The Chistoffel symbols $\Gamma^{s}_{ij}$ are the components of $\nabla_{\partial_{i}}\partial_{j}$ through the equation

 $\nabla_{\partial_{i}}\partial_{j}=\Gamma^{s}_{ij}\partial_{s}$

where the $\partial_{s}$ are the coordinated tangent vectors.

The curvature tensor is defined as

 $R(X,Y)Z=\nabla_{X}\nabla_{Y}Z-\nabla_{Y}\nabla_{X}Z-\nabla_{[X,Y]}Z$

which is a tri-linear map $\Gamma(TM)^{3}\to\Gamma(TM)$, so the Riemann-Chistoffel symbols are defined by the components ${R^{s}}_{ijk}$ of

 $R(\partial_{i},\partial_{j})\partial_{k}={R^{s}}_{ijk}\partial_{s}$

With these one define the connection forms and the curvature forms as

 $\nabla_{X}\partial_{j}={\omega^{s}}_{j}(X)\partial_{s}$

and

 $R(X,Y)\partial_{j}={\Omega^{s}}_{j}(X,Y)\partial_{s}$

these ${\omega^{s}}_{j}$ and ${\Omega^{s}}_{j}$ define a 1-form and a 2-form viewed as a sections $M\to\Omega^{1}(TM)$ and $M\to\Omega^{2}(TM)$ respectively.

Observe that $\nabla_{\partial_{k}}\partial_{j}={\omega^{s}}_{j}(\partial_{k})\partial_{s}$ which compared with $\nabla_{\partial_{k}}\partial_{j}=\Gamma^{s}_{kj}\partial_{s}$, it implies ${\omega^{s}}_{j}(\partial_{k})=\Gamma^{s}_{kj}$ and for an arbitrary vector field $X=X^{k}\partial_{k}$ (in the tangent coordinated basis)

 ${\omega^{s}}_{j}(X)=X^{k}\Gamma^{s}_{kj}$

Let $X_{1},X_{2},...,X_{n}$ be another frame field (the $\partial_{i}$ are the coordinated frame field) , i.e. a system of $n$-tangent vectors which are linearly independent in the tangent space, i.e, they span each $T_{p}M$.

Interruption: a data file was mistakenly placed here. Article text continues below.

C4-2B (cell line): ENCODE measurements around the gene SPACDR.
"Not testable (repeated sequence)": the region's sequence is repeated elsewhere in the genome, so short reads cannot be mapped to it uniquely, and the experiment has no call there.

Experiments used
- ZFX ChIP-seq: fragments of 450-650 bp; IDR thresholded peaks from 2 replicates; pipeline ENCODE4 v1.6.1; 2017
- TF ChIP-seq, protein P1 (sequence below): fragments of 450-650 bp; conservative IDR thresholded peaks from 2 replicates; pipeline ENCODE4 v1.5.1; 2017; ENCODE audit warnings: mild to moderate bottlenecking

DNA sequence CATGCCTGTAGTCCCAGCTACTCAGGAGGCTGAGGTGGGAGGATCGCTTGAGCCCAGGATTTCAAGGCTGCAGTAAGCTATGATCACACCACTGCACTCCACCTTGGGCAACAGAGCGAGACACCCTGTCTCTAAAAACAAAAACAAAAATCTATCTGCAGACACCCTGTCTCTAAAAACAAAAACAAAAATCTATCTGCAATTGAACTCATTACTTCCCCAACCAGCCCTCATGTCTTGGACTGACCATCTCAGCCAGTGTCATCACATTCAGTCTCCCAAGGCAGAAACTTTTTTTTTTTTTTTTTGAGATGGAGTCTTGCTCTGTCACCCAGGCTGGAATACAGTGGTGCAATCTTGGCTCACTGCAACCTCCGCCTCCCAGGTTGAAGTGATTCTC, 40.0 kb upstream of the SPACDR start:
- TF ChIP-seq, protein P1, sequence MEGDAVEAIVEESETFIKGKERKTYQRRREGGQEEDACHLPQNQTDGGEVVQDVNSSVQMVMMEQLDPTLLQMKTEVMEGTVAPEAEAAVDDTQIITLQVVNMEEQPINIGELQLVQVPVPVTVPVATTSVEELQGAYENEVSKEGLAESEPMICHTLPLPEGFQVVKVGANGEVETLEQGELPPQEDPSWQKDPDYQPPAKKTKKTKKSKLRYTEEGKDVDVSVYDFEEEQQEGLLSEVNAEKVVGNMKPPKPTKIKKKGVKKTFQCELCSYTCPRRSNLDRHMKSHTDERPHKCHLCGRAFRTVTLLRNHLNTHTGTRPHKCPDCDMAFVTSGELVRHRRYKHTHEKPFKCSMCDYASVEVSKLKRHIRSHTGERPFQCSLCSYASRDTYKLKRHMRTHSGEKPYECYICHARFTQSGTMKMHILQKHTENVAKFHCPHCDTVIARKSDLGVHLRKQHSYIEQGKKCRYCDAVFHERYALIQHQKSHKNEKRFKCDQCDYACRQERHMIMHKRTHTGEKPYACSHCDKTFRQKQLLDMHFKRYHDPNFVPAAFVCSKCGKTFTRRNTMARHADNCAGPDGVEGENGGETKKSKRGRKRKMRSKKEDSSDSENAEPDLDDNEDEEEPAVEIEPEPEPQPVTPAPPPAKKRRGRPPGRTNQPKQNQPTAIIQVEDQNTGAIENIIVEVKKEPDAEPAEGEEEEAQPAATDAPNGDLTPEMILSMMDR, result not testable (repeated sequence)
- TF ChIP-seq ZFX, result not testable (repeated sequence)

Define thru

 $\nabla_{X_{i}}X_{j}=\hat{\Gamma}^{s}_{ij}X_{s}$

a an-holonomic connection coefficients

and

 $R(X_{i},X_{j})X_{k}={{\hat{R^{s}}}}_{ijk}X_{s}$

as the an-holonomic.

Remember that in the coordinated frame field $[\partial_{i},\partial_{j}]=0$, but since $\nabla_{X_{i}}X_{j}-\nabla_{X_{j}}X_{i}=[X_{i},X_{j}]$ this define the structural ”constants”

 ${c^{s}}_{ij}X_{s}=[X_{i},X_{j}]$

and the give relation

 ${c^{s}}_{ij}=\hat{\Gamma}^{s}_{ij}-\hat{\Gamma}^{s}_{ji}$

## 5 Cartan Structural Equations

The connection and the curvature forms satisfy the premiere $d\theta^{i}=-{\hat{\omega^{i}}}_{s}\wedge\theta^{s}$, where the $\theta^{i}$ are the 1-forms dual to the $X_{j}$ and the deuxieme ${\hat{\Omega^{i}}}_{j}=d{{\hat{\omega^{i}}}}_{j}+{{\hat{\omega^{i}}}}_{s}% \wedge{{\hat{\omega^{s}}}}_{j}$ where the corresponding connection forms are calculated by $\nabla_{Y}X_{j}=\hat{\omega^{s}}_{j}(Y)X_{s}$ i.e.

 $\hat{\omega^{l}}_{j}=\hat{\Gamma}^{l}_{js}\theta_{s}.$

All that fits perfectly to give

 $\hat{\Omega^{i}}_{j}={1\over 2}\hat{R^{i}}_{jkl}\theta^{k}\wedge\theta^{l}$

with $k.

This shows that the calculations of $\hat{R^{i}}_{jkl}$ are very easy objects to put into an algorithm (Debever).

Title common formulas in calculus of differential forms CommonFormulasInCalculusOfDifferentialForms 2013-03-22 15:51:28 2013-03-22 15:51:28 juanman (12619) juanman (12619) 37 juanman (12619) Topic msc 58A12 msc 58A10 Calculus TopicsOnCalculus